Wednesday, August 7, 2013

Lyft, a do-it-yourself cab service, now underway in DC

Getting a @lyft with @dogkiwi and @hollymac. #lyfteratti There's another shared service in the city: Lyft, where people can sign up to be cab drivers when they want. The cars get pink mustaches to attach to the front, and other day I spotted one in our neighborhood.

It's kind of an interesting idea, sort of like Uber but person to person -- you download the app, say you need a ride, and folks who have signed up and have a car can accept your offer and take you where you need to go.

You (as the rider) then rate them on the app and give them a donation in lieu of payment (which is, as I understand it, a way to avoid all the rules of actually paying.) But if you don't donate very much, presumably you won't be able to get rides in the future.

ElevationDC reports that drivers must pass an interview and a background check, have a car with all the necessary inspections, and that the service has a very big insurance policy on its drivers. The Lyft website has more, including that the drivers must not have more than 2 moving violations and no DUIs, violent crimes, sex offenses, thefts, property damage or felonies on their record.

They're recruiting drivers and looking for folks to be fares too. Drivers can make up to $35 an hour and work when they want. It's an interesting model (though it's maybe not that new, as DC has long had "slugs," or people who get rides to work with strangers in order to let the drivers use the HOV lanes, albeit mostly without payment.)

I don't know if the drivers will actually know how to get where you want to go, but then again, that also happens with DC cab drivers. (Once I had to explain what RFK Stadium was and give a cabbie directions there -- mindblowing.)

There's another similar service operating in the city called Sidecar, and I've heard of others for sharing tools and the like. (This Economist article has a lot more about the so-called "sharing economy.")

So what do you think, have you or would you take a Lyft ride or a Sidecar? Or sign up as as driver? It seems like a good way to make money for folks who freelance or don't have a steady job.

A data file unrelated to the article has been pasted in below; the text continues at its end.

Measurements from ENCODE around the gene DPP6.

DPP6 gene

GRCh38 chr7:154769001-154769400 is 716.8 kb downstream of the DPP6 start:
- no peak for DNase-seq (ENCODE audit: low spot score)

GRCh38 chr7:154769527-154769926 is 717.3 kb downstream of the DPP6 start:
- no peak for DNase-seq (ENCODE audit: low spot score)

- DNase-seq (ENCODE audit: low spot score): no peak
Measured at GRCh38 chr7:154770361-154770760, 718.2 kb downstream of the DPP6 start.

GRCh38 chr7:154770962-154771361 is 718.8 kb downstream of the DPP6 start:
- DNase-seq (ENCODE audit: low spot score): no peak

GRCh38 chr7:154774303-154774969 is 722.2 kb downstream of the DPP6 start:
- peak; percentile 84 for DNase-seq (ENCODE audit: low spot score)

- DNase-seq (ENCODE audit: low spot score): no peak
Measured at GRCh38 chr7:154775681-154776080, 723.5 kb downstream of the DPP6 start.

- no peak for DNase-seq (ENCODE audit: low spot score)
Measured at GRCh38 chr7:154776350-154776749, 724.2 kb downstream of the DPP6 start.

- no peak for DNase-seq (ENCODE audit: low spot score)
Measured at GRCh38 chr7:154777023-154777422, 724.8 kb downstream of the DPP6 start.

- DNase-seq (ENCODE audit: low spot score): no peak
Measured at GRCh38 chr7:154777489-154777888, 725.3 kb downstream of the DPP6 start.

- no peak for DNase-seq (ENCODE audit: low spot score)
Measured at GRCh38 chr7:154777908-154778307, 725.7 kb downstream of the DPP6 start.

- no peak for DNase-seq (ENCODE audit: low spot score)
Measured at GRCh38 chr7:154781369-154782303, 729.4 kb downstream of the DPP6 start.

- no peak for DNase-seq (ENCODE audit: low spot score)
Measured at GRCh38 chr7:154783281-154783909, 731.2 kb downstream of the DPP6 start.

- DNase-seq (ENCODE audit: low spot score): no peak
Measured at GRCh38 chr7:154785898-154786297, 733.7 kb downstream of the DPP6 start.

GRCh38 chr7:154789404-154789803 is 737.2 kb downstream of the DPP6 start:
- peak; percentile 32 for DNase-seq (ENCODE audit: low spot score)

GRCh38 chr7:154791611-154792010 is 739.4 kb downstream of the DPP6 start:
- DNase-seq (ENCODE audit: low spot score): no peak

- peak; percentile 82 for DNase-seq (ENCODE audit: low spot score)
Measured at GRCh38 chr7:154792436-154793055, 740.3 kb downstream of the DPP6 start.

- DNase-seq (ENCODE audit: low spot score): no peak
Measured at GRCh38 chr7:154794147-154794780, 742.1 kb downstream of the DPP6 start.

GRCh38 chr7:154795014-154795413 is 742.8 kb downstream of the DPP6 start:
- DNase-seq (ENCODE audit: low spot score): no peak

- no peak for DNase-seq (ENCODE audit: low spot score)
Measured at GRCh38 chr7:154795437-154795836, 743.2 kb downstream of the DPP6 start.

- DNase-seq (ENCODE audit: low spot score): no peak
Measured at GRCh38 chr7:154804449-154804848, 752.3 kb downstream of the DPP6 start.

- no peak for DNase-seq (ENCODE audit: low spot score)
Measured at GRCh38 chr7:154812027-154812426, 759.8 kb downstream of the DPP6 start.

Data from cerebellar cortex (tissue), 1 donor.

Photo by lizasperling 


  1. Their ads on Spotify are the most grating thing to listen to, like nails on a chalkboard. I will use them if they get rid of the irritating voice looking for drivers.

  2. I want to address clearly to all drivers who are currently in the "ride sharing" programs such as Lyft, Sidecar, Uber, etc; in the event of involving an auto accident, your current PERSONAL AUTO insurance will not be able to cover you.

    If you are with Farmers, please reference your personal auto manual A12-a, unacceptable list #13

  3. In no event will Sidecar be responsible for any damages (including personal injury, death, property damage, lost time or wages, etc.) Resulting from or related to a ride facilitated by the Service, or for resolving any disputes between you and another user. You hereby agree that your use of the Service is at your sole risk.

    It is Sidecar's one of terms.

  4. One of Lyft terms

    Such Driver will be solely responsible for any and all liability which results from or is alleged as a result of the operation of the vehicle such Driver uses to transport Riders, including, but not limited to personal injuries, death and property damages.

  5. Insurance plays a big part in the emerging "sharing economy" and I am sad to say that the insurance companies are notoriously slow in adapting to new markets. Relay Rides (in San Fran) is the only ride sharing based startup that has successfully made headway in this area.

    I'm currently trying to secure insurance on my neighbor-to-neighbor startup, and it has been slow going.

    However, I do love all the levels of innovation out there in the ridesharing space. Wish them the best of luck.

  6. Nice article, but i have question why you said if we don't donate much
    won't be able to get rides in the future. When we already payed for service.


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